Saffron Might Save Your Eyesight
Saffron can slow the progression of eye diseases like macular degeneration, which causes blindness.
Collected by hand from the deep red stamens of the saffron crocus, the saffron spice is worth up to $800 per pound depending on its quality.
Saffron is a spice that contains the antioxidant carotenoids crocin and crocetin among other ingredients, with strong antioxidative, cellular and neuro-protective properties. Crocin from saffron has antioxidant activity stronger than alpha-tocopherol, and can prevent the formation of peroxidized lipids, and can partly restore superoxide dismutase (SOD) activity.
The health benefits of saffron are shown to be due to these two carotenoids.
A recent clinical study has shown that taking oral supplementation of saffron (20 mg per day) for three months in patients with early stage age-related macular degeneration (AMD) or ARMD) induced a significant improvement of retinal function and visual acuity.
According to Professor Silvia Bisti who carried out the research in patients with age-related macular degeneration, “Patients’ vision improved after taking the saffron pill”. This has created a hope that saffron may be the natural answer to stop or delay vision loss from macular degeneration.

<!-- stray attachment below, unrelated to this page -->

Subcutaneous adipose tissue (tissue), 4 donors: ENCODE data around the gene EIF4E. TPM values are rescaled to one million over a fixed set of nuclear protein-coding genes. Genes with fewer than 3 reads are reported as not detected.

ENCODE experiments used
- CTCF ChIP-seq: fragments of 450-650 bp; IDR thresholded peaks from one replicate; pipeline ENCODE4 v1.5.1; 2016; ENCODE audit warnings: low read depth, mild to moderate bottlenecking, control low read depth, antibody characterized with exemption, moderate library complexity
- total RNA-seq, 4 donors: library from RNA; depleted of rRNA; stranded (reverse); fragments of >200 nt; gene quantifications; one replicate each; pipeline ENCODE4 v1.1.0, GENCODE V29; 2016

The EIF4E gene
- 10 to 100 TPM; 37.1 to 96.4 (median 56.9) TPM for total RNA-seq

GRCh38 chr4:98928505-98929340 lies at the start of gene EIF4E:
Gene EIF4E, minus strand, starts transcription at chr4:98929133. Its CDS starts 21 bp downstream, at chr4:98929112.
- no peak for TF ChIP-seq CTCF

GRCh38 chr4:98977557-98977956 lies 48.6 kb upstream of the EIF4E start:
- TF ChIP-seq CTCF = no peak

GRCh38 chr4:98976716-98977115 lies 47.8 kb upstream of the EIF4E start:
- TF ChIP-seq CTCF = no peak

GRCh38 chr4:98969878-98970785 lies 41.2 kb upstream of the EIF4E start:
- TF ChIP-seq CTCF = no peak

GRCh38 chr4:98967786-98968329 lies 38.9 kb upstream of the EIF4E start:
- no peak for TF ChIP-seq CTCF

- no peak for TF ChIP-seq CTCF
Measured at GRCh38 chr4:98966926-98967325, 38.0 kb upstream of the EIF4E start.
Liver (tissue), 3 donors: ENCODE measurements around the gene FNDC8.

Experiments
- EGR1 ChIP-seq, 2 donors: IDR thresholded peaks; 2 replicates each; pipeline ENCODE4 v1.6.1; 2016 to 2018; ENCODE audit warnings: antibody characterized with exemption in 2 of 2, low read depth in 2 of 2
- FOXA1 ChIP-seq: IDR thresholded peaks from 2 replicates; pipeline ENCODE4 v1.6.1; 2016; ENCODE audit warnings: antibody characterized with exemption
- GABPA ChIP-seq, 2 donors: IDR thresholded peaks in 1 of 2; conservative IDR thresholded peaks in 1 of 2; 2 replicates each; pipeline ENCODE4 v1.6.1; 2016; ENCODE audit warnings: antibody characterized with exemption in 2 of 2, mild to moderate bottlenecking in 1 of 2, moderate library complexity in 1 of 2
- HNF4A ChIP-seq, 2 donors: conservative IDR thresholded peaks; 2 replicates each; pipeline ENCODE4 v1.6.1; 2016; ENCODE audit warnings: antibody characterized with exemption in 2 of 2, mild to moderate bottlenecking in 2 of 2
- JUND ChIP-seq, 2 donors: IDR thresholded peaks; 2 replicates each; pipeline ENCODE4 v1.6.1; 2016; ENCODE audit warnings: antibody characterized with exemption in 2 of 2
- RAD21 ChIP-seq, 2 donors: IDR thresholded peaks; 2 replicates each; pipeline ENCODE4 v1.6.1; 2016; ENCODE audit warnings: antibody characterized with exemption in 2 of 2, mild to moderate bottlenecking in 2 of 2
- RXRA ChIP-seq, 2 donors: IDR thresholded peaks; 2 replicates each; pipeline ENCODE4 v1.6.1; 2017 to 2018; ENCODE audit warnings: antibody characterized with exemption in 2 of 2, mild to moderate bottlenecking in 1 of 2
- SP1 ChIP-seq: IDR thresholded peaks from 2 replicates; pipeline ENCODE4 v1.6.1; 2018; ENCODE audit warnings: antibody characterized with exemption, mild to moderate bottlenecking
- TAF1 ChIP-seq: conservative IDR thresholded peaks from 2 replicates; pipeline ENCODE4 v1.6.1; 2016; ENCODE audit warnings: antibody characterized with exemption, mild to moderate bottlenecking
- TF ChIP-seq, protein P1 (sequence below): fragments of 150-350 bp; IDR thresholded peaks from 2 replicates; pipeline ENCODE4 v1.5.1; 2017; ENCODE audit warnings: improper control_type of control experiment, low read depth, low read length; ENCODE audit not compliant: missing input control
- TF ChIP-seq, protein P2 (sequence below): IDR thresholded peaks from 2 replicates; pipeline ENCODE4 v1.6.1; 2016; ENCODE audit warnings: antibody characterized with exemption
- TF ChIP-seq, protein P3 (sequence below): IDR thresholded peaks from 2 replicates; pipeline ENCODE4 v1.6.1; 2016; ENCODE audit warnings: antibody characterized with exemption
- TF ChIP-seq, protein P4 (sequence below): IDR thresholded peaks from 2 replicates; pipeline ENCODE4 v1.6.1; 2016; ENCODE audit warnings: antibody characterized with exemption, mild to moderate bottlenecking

In the eye study, macular degeneration patients who ate a diet containing saffron began to experience cell recovery, which resulted in improved vision.
“Saffron appears to affect genes that regulate the fatty-acid content of the cell membrane, and this makes the vision cells tougher and more resilient,” said Professor Silvia Bisti, lead researcher of the study.
How much saffron is recommended? Can we get it in our diet or is supplementation necessary?
For the eye health benefits, one needs to take 20 mg of high quality saffron per day. Yes one can take similar amount of saffron spice that is added to the food or prepared as a tea.